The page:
Botswana: Rising Perceptions of Corruption, Weak Trust, and Low Approval Ratings Mark Batswana Assessments of Their President

Proportion of citizens who see most Presidency officials as corrupt has almost quadrupled over the past decade.

Key findings

  • About eight in 10 Batswana (79%) say at least "some" officials in the president's office are involved in corruption, including 50% who say "most" or "all" of them are corrupt.
  • The proportion of citizens who perceive most/all officials in the Presidency as corrupt has almost quadrupled over the past decade.
  • Three-quarters (76%) of citizens say the president should be accountable to Parliament, and more than eight in 10 (84%) want their president to be bound by laws and decisions of the courts, even if he thinks they are wrong. o In practice, slim majorities say the president "rarely" or "never" ignores Parliament (55%) and the courts (56%), but about three in 10 citizens disagree.
  • About seven in 10 Batswana (69%) say they trust the president "just a little" or "not at all," and an equal proportion (69%) disapprove of the president's job performance over the previous 12 months. o Poor citizens are particularly likely to distrust the president and disapprove of the way he has done his job.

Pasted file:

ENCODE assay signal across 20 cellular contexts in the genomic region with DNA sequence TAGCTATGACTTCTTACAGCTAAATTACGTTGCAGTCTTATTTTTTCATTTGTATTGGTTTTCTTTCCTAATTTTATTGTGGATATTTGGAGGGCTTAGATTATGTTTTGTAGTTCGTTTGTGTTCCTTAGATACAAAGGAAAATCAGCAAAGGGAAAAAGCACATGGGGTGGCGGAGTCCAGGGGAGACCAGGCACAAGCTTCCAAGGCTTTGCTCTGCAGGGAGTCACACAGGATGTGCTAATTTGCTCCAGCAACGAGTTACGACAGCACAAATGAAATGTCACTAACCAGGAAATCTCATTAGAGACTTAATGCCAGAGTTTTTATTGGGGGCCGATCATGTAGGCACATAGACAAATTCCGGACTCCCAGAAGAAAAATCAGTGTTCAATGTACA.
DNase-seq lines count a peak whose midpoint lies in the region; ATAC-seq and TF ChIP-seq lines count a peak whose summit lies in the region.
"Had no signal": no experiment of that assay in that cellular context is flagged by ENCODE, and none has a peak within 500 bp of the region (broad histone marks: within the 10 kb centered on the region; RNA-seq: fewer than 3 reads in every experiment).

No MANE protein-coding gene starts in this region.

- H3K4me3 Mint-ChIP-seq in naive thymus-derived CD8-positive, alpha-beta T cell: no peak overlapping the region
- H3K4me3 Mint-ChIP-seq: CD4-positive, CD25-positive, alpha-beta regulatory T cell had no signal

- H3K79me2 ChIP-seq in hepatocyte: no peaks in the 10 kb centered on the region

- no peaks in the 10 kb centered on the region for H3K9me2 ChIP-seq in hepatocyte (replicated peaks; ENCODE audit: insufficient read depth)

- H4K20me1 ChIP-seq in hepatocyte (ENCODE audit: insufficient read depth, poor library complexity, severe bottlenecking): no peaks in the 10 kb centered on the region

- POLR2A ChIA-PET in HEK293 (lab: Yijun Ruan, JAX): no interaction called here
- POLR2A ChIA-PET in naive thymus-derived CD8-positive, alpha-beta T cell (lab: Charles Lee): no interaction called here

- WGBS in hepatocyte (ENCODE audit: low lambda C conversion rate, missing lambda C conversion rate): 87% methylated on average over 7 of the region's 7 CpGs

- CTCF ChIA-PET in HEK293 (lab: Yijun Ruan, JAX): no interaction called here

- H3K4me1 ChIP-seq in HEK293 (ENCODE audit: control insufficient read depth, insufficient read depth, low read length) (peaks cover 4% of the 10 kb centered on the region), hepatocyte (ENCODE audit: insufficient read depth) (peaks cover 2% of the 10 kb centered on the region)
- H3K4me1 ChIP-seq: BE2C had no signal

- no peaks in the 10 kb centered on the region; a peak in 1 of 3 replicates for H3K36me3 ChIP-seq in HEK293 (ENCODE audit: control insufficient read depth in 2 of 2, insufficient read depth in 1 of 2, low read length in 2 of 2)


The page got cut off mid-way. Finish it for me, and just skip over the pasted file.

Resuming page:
Botswana continues to fare relatively well in prominent corruption and good-governance indices. The latest Corruption Perceptions Index places Botswana in third position in Africa, 39th in the world (Transparency International, 2023). In terms of overall governance, Botswana ranks fifth in the Ibrahim Index of Good Governance (Mo Ibrahim Foundation, 2022).

But since President Mokgweetsi Masisi assumed office in 2018, critics have voiced concerns about corruption in his government, including allegations of nepotism involving the awarding of large tenders to a company owned by the president's sister (Pheage, 2022; Africa Press, 2022). The president has also been accused of neglecting Parliament (Motlhoka, 2024) and of compromising judicial independence by interfering in a tribal land dispute, a charge he has denied (Mathala, 2023; Mlilo, 2022).

The latest Afrobarometer survey shows that a growing share of Batswana see officials in the president's office as corrupt. Most citizens say the president must be accountable to Parliament and obey the country's laws and courts, even if he thinks they are wrong.

Ahead of presidential elections in 2024, strong majorities express little or no trust in the incumbent and disapprove of the way he has performed his job.

Batlang Seabo Batlang is a research associate of the Btoswana national partner, Star Awards

Wilford Molefe Wilford Molefe is the co-national investigator for Botswana.

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